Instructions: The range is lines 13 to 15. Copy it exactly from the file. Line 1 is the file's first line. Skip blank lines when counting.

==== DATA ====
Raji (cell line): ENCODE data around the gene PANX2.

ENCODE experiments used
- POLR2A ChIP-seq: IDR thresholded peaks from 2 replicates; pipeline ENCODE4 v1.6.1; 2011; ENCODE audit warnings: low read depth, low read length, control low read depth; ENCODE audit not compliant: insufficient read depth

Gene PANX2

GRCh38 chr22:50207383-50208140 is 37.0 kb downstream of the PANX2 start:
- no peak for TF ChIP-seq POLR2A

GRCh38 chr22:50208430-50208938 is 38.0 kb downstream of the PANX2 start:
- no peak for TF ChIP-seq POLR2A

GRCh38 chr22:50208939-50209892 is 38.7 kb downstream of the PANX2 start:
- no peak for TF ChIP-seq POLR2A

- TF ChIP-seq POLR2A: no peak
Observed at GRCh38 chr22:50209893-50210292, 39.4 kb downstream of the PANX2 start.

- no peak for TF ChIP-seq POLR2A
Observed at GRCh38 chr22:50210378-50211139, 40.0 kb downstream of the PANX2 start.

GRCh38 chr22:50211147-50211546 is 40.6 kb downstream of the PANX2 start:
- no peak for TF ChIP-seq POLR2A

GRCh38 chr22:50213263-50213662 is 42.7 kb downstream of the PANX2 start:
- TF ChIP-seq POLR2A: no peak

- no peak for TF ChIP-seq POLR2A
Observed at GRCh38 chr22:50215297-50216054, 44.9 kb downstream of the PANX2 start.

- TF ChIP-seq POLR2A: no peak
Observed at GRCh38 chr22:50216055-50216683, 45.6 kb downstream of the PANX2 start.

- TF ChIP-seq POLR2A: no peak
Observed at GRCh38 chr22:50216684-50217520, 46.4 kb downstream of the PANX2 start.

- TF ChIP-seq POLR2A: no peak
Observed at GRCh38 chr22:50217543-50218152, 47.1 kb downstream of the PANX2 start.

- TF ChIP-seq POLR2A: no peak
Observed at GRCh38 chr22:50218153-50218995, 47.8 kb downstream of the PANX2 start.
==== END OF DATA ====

- no peak for TF ChIP-seq POLR2A
Observed at GRCh38 chr22:50210378-50211139, 40.0 kb downstream of the PANX2 start.

GRCh38 chr22:50211147-50211546 is 40.6 kb downstream of the PANX2 start: